1. Bagatelles Op. 126 I. Andante con moto. Cantabile e compiacevole  (5:11)
2. Bagatelles Op. 126 II. Allegro (2:34)
3. Bagatelles Op. 126 III. Andante. Cantabile e grazioso (3:08)
4. Bagatelles Op. 126 IV. Presto (4:22)
5. Bagatelles Op. 126 V. Quasi allegretto (1:58)
6. Bagatelles Op. 126 VI. Presto (4:34)
7. Sonata No. 30 Op. 109 I. Vivace ma non troppo/Adagio espressivo (4:10)
8. Sonata No. 30 Op. 109 II. Prestissimo (2:25)
9. Sonata No. 30 Op. 109 III. Gesangvoll, mit innigster Empfindung. Andante molto cantabile ed espressivo (14:47)
10. Sonata No. 23 “Appassionata” Op. 57 I. Allegro assai 11:09)
11. Sonata No. 23 “Appassionata” Op. 57 II. Andante con moto (8:21)
12. Sonata No. 23 “Appassionata” Op 57 III. Allegro ma non troppo (8:18)

Katie Mahan
CD 30161
Steinway & Sons

A Journey through Beethoven’s Inner World

“I live only in my music.”  These were the words of Ludwig van Beethoven, a man who endured a lifetime of loneliness and despair and yet had the inner strength to compose some of the most sublime music ever written. He lived to put the expression of his heart and soul into music, and he viewed the world and his difficulties as challenges to overcome. It is this aspect of his personality which allowed him to write music which was truly a triumph of the human spirit. 

On this CD, I have chosen to present a program which transports the listener into the inner world of this great composer. Traveling from his final work for piano backwards to the beloved Appassionata sonata, we hear the expression of his emotions and passions, and witness his transformation as an artist and a man. In the twenty years that separate the Bagatelles and the Appassionata, we feel anger transformed into humility and fear transformed into serenity.

Going in reverse order through the program, we begin with the Appassionata sonata, a deeply personal work in which Beethoven traverses previously uncharted seas of imagination. At the time of composition, Beethoven considered this work to be his greatest sonata.  There is no other piece in his piano œuvre which more completely reveals Beethoven’s true character than this groundbreaking sonata. It is filled with diabolical mood changes, revealing a man who has finally succumbed to his fate. In this work, Beethoven presents the entire range of his personality; his struggle, his despair and his determination to fight, and begins a journey toward the revolutionality of his late works. It is here that we begin to understand this tragic man whose deep passions and transcendental nature propelled him forward in the face of despair.

It is only through the appreciation of the intensely visionary Appassionata that we can begin to grasp the mystical quality of Beethoven’s late works. The profound depth and spirituality of Beethoven’s last three piano sonatas pushes the limits of human understanding, and it is clear that in these works, Beethoven succeeds in triumphing over his tragedy and in so doing finds expression for the transcendental power and sublime inspiration that he knew existed in the depths of his soul. 

In the E major Sonata Op. 109, Beethoven reveals an inner peace which has nothing in common with the extroverted, tumultuous persona of the Appassionata. The virtuosity of Beethoven’s earlier style is replaced in this late Sonata by a profoundly spiritual expressiveness which gives us a glimpse into the way in which Beethoven’s inner world has changed. By studying the progression of Beethoven’s works from the Appassionata to Op. 109, we can recognize how he has truly ventured into another world in his music; one of inexpressible joy and serenity.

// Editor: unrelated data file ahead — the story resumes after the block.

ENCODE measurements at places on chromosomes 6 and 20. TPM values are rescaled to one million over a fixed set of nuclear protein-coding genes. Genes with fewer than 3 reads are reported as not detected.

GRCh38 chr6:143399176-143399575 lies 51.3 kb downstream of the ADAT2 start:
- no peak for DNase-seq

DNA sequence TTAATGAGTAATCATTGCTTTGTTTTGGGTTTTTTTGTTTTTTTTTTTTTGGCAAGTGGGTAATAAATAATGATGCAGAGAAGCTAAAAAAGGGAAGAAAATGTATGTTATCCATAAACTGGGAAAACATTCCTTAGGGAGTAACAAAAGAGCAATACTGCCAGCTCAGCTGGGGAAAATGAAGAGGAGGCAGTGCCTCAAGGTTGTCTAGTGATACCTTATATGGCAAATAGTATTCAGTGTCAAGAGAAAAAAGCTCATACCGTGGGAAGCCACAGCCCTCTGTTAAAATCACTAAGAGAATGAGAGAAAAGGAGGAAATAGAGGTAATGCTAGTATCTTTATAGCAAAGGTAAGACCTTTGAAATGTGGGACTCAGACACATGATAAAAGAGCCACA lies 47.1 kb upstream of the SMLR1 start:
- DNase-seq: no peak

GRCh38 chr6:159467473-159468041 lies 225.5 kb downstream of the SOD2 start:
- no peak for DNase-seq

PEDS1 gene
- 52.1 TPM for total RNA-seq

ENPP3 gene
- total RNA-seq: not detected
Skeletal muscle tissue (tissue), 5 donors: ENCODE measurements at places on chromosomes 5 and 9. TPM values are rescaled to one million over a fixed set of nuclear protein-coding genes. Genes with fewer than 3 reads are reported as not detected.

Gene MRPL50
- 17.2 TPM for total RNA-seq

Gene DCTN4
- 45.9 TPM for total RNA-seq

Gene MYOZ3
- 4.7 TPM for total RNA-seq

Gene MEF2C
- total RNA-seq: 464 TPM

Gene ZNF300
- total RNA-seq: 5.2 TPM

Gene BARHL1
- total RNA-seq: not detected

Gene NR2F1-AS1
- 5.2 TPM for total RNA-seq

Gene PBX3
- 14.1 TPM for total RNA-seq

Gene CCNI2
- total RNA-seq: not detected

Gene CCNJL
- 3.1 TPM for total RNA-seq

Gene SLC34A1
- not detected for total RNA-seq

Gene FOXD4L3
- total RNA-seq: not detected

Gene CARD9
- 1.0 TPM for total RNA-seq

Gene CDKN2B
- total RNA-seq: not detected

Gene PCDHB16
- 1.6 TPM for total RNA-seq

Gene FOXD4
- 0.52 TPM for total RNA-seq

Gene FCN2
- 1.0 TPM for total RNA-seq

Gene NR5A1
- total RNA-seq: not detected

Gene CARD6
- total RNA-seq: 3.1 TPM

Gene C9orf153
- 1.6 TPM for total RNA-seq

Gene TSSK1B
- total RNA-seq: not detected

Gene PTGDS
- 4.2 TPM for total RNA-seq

Progressing from the Sonata Op. 109 to the Bagatelles Op. 126 – Beethoven’s final work for piano – the listener is invited to experience yet another musical revelation. In these six “Kleinigkeiten”, Beethoven takes the innovations that he has presented in his last three sonatas and condenses them into miniature versions, presenting the same rhapsodic character and the same profound expressiveness as his larger and more famous works. These Bagatelles reveal another aspect of Beethoven’s character – that of the great innovator. One feels the strength and foresight in Beethoven’s persona, and witnesses the incredible power of this great man to see into the future. In these final works, Beethoven breaks with tradition, revealing intuition rather than convention and victory over suffering, and in so doing, gives the listener a glimpse of the indefatigable spirit and inner world of arguably the world’s greatest musical genius.

I have chosen these pieces because for me they epitomize the essence of Beethoven’s life journey. They speak not only of the turmoil that existed in his inner world but also to the acceptance into the prophecy of his vision of the future. It is a challenge for any musician to summarize the expressions of such a great composer in a short program of so few works, but it is my hope that the Beethoven spirit can be felt and seen on the musical journey I have prepared for my listeners on this recording.

Recorded at the Meistersaal in Berlin (Tonmeister: Rainer Maillard: Emil Berliner Studios, Berlin). The album will be available in multiple formats worldwide on the Steinway & Sons Label beginning May 1.